If you don’t mind slow trips, you can go around the world in 80 days. But it takes almost no time to become a global investor. So, should you look abroad for good investments?
You may not have thought about it. And that may not be all that surprising, because when Americans check market updates, they typically see data for the Dow Jones Industrial Average, the Standard & Poor’s 500 Index and the Nasdaq Composite, all of which provide information for essentially one asset class: large-capitalization domestic stocks. Yet, U.S. equities actually only represent slightly more than one-third of world equities, according to Bloomberg, a financial news service. So if you’re confining yourself to the U.S., you may be missing out on an opportunity.
By investing internationally, you can gain at least two significant benefits:
• Growth potential — U.S. stocks have achieved good returns for long stretches of time. Yet in any given year, markets in other countries can outperform those in the United States. By looking beyond our borders, you can invest in regions with different prospects for economic growth. For example, in mature economies, such as those found in Western Europe, you can find investment possibilities in companies that produce high-quality, well-known products. Like many of the best American businesses, these foreign companies are likely to remain competitive far into the future — which means they can be attractive to serious, long-term investors.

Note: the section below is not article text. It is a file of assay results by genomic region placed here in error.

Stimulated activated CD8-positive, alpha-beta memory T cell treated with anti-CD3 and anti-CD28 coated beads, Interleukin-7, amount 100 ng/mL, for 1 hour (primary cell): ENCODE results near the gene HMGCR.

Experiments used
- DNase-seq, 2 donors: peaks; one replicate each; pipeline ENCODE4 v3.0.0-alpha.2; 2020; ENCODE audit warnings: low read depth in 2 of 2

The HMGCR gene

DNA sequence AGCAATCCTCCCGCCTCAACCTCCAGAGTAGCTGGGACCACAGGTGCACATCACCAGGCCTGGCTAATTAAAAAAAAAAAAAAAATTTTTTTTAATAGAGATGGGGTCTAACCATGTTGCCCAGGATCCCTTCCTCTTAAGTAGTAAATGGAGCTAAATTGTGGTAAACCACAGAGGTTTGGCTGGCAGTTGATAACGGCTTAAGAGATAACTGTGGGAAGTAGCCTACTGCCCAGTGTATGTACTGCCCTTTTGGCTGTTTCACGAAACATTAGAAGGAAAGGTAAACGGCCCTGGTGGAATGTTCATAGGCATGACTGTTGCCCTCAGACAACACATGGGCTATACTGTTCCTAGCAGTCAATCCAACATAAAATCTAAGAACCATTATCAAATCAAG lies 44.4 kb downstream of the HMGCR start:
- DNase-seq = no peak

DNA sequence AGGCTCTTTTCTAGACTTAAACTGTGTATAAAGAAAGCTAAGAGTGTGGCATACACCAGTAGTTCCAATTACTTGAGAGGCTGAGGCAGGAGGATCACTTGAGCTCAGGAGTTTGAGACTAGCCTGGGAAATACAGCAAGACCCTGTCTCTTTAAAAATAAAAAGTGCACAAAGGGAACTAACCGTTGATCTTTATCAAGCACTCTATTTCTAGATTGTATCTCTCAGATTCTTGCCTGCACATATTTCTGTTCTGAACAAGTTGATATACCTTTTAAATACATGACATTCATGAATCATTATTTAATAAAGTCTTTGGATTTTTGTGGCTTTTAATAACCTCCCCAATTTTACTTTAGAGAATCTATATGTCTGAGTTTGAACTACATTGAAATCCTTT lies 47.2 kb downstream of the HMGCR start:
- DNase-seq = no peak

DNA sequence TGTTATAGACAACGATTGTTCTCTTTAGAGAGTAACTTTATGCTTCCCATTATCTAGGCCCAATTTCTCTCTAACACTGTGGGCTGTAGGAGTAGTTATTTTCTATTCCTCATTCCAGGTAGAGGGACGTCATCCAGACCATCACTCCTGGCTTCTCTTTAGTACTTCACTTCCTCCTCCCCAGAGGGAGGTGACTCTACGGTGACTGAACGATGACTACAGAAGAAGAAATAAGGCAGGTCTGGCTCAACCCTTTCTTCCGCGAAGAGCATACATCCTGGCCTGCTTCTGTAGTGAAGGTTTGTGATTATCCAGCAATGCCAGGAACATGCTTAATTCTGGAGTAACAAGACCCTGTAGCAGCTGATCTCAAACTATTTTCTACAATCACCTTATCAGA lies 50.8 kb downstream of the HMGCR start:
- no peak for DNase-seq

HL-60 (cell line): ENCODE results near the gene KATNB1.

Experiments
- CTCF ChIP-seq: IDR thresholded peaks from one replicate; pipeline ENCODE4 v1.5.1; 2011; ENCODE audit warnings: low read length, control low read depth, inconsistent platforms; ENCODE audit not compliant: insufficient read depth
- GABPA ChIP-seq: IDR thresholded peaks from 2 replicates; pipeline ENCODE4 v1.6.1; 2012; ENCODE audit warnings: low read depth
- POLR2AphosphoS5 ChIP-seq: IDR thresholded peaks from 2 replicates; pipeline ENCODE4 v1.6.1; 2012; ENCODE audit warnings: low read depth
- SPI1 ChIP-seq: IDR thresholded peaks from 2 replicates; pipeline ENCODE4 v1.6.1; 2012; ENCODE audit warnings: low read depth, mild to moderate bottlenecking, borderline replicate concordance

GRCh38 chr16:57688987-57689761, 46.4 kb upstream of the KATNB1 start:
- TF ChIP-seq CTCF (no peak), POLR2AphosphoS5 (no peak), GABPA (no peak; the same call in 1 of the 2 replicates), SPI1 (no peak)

• Diversification — If you only own domestic investments, and the U.S. financial markets suffered a downturn, your portfolio would likely take a big hit. But if you spread your dollars between both U.S. and international investments, you could lessen the impact of the U.S.-based volatility. The U.S. financial markets do not always move in tandem with global markets, so when we’re down, they might be up. (Keep in mind, though, that diversification by itself can’t guarantee profit or prevent losses.)
While investing internationally offers some advantages, it also carries some specific risks. Here are a few to consider:
• Political or economic instability — A quick glance at the headlines can tell you that different parts of the world may be undergoing political or economic turmoil — or both at the same time. This instability can obviously affect the investment outlook within these regions.
• Fluctuating exchange rates — The exchange rate between U.S. and foreign currencies fluctuates all the time. This movement can decrease or increase the dollar value of your investment even if its actual price remains unchanged.
• Difficulty in obtaining information — Financial information about specific companies in emerging markets can be hard to obtain, which is why it may be better to invest using professional managers.
Given these factors, if you are going to invest internationally, it’s probably a good idea to do so with the help of a financial professional — someone with the resources and experience to help you avoid potential pitfalls. But don’t ignore the opportunities available internationally. The appropriate amount of international investments in your portfolio depends on your risk tolerance, goals and time horizon.
The world is a big place — and exploring international investments could help broaden your investment horizons.
This article was written by Edward Jones and provided by Evans, your local Edward Jones financial adviser.